June 19th, 2008 11:12 AM
I would turn and look...possibly change my path...I want to know who is behind me, and I want them to know that I know...no surprises...stuff happen, and it can happen quickly!
I think that it is important to look people in the eye without appearing to challenge...just a nod and a 1/4 smile does it for me!
Stay armed...stay cognizant of those around you...stay safe!
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Certified Glock Armorer
NRA Life Member
June 19th, 2008 11:48 AM
There is nothing wrong with glancing over your shoulder, in fact, if you do it often enough you'll realize most people don't even notice. Those that do notice are either trying to be aware like you are, or, up to no good.
"Wise people learn when they can; fools learn when they must." - The Duke of Wellington
June 19th, 2008 12:09 PM
I always make direct eye contact when people are acting shady. It lets them know that you are keenly aware of their position and that you aren't going to cower in intimidation or fear from their presence. If your adversary is incensed by this gesture, then he's already made up his mind to find a reason to bring it to you, so you've lost nothing by keeping your eyes on his hands and gained an important tactical benefit by not looking away. OTOH, my experience is that avoiding eye contact when you feel something isn't right most always gives the impression that you are easy prey and is a sign of submission to a potential attacker before any violence has transpired. That's not the scent you want to emit in the face of a altercation in the making. I also use the windows of parked cars, store front glass, and other reflective objects to give me vision other than where my eyes are pointed while I'm sizing up the potential outcomes of an encounter from distance.
My next action depending on the approach of the suspicious person. They may range from diverting the path on which I'm traveling to taking cover for observation to preparing for confrontation. I tend to use the interview model to help me decide on the appropriate course of action. Although I've understood these behavioral ques from the street smarts I honed during many years of living in large cities, the interview model is a concise way to sum it up.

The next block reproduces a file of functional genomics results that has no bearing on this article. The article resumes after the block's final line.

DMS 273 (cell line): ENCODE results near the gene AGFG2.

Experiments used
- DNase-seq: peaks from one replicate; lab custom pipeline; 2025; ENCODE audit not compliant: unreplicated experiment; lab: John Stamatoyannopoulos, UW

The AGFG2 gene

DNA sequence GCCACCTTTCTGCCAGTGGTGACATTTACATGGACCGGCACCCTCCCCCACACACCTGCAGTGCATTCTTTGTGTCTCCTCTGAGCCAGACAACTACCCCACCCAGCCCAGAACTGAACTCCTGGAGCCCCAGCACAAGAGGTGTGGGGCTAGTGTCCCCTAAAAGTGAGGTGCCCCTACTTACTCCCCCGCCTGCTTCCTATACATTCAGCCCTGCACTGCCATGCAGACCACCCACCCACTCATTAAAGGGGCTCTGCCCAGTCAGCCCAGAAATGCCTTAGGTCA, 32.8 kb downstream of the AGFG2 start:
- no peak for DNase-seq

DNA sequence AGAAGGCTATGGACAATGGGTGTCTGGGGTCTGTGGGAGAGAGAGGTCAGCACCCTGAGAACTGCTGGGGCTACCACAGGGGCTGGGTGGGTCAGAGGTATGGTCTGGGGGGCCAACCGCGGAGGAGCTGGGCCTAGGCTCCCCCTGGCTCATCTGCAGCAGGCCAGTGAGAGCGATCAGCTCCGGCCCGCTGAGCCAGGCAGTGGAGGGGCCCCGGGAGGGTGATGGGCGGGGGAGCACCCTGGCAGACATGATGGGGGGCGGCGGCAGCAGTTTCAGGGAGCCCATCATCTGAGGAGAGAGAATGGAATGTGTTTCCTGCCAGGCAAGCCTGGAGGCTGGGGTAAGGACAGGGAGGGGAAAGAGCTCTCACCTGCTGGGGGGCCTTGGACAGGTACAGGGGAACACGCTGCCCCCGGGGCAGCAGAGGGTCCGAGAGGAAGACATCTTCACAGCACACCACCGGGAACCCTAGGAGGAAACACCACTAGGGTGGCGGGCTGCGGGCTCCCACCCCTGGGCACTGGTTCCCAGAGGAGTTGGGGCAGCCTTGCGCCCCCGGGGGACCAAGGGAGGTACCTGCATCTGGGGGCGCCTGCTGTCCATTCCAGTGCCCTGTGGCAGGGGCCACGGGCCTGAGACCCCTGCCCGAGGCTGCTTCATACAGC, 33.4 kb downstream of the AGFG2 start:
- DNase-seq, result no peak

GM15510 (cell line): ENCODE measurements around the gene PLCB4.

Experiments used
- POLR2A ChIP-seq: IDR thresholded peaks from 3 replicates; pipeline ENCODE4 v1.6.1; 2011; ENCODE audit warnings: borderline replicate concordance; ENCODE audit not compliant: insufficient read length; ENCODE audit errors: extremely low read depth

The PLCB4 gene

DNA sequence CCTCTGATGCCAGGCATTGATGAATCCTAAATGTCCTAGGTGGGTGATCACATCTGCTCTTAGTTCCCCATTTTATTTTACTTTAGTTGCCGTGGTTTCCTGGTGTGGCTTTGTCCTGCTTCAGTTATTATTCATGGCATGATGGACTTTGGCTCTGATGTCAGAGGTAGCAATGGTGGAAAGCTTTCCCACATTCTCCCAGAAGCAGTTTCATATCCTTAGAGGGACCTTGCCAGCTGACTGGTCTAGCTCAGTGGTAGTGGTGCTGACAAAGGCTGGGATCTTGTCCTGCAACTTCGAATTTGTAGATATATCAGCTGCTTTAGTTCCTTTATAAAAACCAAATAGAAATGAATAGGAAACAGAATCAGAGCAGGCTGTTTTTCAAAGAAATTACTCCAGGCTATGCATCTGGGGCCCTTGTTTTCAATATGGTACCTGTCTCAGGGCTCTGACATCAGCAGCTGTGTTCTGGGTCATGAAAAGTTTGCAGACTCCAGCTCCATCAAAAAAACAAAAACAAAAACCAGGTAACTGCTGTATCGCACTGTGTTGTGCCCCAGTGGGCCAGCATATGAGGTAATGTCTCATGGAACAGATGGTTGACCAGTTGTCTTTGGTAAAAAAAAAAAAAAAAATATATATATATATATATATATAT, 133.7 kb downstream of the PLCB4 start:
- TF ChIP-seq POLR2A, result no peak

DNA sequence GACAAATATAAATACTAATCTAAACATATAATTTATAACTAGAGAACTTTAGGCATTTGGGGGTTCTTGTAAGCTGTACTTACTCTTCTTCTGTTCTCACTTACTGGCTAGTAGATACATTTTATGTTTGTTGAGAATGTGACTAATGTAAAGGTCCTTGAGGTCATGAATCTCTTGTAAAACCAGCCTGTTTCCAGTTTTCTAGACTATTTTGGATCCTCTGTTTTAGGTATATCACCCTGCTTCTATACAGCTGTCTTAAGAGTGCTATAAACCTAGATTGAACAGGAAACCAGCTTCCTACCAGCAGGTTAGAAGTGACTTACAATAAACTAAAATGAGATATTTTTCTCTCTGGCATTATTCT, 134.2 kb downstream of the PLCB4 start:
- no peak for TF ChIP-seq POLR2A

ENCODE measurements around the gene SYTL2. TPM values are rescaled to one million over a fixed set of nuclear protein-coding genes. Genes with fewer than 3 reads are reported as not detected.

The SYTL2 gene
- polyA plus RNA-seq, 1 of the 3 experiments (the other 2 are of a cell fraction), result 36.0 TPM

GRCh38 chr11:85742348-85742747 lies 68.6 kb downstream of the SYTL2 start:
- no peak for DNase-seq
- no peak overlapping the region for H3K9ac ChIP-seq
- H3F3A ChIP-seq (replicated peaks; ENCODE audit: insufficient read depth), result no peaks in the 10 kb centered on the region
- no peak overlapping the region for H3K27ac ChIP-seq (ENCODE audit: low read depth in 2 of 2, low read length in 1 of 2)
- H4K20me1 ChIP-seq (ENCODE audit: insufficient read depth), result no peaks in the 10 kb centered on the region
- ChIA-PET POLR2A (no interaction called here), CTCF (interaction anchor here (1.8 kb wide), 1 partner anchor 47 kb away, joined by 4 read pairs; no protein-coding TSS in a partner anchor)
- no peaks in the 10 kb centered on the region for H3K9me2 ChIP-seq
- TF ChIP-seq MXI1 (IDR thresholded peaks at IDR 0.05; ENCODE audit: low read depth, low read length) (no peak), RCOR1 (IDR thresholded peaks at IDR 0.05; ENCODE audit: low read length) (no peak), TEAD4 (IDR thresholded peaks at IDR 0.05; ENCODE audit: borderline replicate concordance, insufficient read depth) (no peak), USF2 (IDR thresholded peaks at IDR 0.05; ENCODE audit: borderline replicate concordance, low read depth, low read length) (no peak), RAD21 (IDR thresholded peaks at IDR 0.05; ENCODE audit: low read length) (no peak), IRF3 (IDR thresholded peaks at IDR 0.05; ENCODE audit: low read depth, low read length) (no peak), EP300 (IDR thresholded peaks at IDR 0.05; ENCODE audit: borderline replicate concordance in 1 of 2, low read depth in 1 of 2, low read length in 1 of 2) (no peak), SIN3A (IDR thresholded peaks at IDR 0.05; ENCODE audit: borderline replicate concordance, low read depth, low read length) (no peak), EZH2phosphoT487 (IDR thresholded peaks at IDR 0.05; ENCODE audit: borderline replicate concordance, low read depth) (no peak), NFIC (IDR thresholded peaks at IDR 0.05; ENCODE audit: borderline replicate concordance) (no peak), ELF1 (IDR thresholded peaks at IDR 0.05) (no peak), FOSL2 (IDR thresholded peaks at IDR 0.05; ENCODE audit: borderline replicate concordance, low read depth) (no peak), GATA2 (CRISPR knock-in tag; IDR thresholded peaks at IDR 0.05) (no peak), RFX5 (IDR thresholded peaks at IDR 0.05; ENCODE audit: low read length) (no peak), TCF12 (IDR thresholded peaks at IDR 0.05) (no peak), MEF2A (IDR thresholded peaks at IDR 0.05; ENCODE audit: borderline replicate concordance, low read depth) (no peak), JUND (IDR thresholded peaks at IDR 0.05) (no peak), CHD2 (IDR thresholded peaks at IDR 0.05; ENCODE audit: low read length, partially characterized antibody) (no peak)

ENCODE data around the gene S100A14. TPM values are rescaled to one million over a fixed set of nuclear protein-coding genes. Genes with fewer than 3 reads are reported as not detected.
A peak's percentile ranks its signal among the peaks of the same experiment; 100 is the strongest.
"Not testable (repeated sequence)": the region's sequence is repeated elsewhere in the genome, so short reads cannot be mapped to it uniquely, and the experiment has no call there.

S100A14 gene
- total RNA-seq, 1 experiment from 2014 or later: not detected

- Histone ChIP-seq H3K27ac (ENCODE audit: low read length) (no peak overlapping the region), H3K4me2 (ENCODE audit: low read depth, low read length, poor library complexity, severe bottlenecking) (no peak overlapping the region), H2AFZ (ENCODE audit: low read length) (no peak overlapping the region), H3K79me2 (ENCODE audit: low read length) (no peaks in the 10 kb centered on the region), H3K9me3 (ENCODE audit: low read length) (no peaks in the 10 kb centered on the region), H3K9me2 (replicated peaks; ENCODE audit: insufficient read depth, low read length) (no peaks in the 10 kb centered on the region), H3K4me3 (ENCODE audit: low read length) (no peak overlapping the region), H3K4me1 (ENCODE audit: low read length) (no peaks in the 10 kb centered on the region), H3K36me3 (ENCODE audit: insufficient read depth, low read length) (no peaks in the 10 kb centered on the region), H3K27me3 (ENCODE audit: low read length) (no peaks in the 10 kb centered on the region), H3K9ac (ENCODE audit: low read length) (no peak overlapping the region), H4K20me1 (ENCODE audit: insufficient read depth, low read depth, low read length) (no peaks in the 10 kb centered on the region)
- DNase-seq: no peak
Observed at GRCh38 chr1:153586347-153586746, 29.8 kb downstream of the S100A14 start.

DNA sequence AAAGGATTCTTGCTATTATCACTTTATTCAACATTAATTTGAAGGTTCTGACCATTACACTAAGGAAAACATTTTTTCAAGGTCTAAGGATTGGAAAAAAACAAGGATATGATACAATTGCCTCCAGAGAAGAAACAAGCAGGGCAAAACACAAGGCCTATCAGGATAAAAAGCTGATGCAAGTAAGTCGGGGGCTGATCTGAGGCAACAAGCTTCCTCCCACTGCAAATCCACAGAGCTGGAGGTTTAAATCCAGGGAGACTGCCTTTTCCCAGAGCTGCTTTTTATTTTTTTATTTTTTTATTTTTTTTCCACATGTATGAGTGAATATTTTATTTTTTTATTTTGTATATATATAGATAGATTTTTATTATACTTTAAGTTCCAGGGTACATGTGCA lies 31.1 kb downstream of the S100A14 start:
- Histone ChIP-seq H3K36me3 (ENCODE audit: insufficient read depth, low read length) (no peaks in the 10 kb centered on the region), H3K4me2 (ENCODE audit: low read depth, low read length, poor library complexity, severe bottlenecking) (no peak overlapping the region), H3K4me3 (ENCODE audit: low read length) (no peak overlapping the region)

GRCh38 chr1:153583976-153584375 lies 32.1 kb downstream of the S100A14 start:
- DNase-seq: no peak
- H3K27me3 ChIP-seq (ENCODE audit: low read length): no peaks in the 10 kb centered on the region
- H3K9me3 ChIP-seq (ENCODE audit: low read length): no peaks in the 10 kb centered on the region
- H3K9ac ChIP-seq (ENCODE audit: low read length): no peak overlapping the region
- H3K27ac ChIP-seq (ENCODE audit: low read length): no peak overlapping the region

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Member of GeorgiaCarry.Org
June 19th, 2008 12:22 PM
Interesting read, Moga. Thanks.
"You gonna do something about it or just stand there and bleed?" -Wyatt Earp
June 19th, 2008 01:26 PM
"That would depend chiefly upon the nature of the terrain, sir."
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"I bark at no man's bid. I will never come and go, and fetch and carry, at the whistle of the great man in the White House no matter who he is." -- David Crockett
June 19th, 2008 10:21 PM
Others and myself talked extensively about this in the thread I started called, "Are you eye balling me?" In your situation, you aren't necessarily being eye balled, but I think the my response would be the same. I would look at them and smile, possibly make friendly conversation, depending on the situation. I'm not going to rehash all of my thoughts. I don't have the energy. Check out the thread if you want.